Secondly, immunohistochemical labelling was performed with human normal, cirrhotic liver and cultured hepatic myofibroblasts. Immunochemistry showed a faint expression of CB1 receptors in normal liver (n=3), contrasting with a marked upregulation in cirrhotic samples of various etiologies (n=13), predominating in nonparenchymal cells within and at the edge of fibrous septa. Double immunohistochemistry identified myofibroblasts as a main source of CB1 receptors, and accordingly, CB1 receptors were also expressed in cultured human hepatic myofibroblasts. CB1 receptors are faintly expressed by intrasinusoidal cells in the normal liver and are markedly upregulated during chronic liver diseases. Double immunohistochemistry revealed hepatic myofibroblasts as a prominent cell type expressing CB1 receptors in the cirrhotic liver. Therefore, CB1 receptor expression and activity correlate with hepatic fibrosis.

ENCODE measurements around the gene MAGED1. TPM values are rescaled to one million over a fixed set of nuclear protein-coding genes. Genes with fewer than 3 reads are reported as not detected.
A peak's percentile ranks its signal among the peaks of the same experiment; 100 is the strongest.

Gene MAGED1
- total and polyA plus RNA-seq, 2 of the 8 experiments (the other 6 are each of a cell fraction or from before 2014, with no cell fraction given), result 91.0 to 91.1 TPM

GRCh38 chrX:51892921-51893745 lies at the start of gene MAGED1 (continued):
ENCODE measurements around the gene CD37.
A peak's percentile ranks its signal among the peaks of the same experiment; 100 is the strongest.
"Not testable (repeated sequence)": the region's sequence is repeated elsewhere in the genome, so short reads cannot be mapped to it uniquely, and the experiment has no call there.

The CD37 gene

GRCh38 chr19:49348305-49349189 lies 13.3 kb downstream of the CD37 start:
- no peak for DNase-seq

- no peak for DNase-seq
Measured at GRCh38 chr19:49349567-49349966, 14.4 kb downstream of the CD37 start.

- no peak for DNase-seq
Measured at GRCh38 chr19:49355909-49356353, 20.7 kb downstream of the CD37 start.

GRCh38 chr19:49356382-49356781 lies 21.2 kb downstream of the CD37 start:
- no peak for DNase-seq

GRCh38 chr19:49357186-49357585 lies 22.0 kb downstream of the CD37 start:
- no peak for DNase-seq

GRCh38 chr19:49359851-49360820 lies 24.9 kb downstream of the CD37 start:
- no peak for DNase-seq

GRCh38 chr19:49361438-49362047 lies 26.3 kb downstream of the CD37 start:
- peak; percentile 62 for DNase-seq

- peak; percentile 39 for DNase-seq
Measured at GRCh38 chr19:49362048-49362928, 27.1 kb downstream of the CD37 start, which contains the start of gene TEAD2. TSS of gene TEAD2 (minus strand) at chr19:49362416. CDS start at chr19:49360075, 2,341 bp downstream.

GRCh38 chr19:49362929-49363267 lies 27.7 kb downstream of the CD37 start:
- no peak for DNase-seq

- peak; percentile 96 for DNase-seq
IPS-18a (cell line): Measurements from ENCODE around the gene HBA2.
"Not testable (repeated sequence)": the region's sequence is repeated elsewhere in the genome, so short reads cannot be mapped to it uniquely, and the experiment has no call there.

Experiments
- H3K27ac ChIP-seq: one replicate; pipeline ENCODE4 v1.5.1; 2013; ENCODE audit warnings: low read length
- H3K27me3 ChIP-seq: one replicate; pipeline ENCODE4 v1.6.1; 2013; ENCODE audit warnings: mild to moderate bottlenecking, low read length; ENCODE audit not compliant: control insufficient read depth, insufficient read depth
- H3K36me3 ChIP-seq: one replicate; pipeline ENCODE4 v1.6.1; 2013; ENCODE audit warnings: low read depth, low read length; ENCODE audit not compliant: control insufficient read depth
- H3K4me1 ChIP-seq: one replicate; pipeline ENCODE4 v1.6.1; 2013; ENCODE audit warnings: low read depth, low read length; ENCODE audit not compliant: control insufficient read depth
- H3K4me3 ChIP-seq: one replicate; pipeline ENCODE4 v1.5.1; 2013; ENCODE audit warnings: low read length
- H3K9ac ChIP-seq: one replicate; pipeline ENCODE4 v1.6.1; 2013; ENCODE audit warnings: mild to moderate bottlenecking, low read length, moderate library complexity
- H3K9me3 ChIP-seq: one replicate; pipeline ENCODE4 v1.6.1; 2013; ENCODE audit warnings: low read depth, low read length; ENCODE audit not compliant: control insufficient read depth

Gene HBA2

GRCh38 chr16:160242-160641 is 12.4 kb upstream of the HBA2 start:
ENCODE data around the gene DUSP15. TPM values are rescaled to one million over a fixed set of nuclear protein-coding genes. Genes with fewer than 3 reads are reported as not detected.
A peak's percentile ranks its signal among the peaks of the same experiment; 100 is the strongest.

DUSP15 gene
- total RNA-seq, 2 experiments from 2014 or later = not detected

Thirdly, epidemiological studies were performed in a cohort of patients with chronic hepatitis C and showed that daily cannabis smoking is a risk factor for fibrosis progression in chronic hepatitis C as the rate of fibrosis is greater in these patients compared with non cannabis smokers. This demonstrates a participation of cannabinoid signal transduction in the fibrosis of the liver. Therefore the cannabinoid signalling pathway is involved in hepatic fibrosis.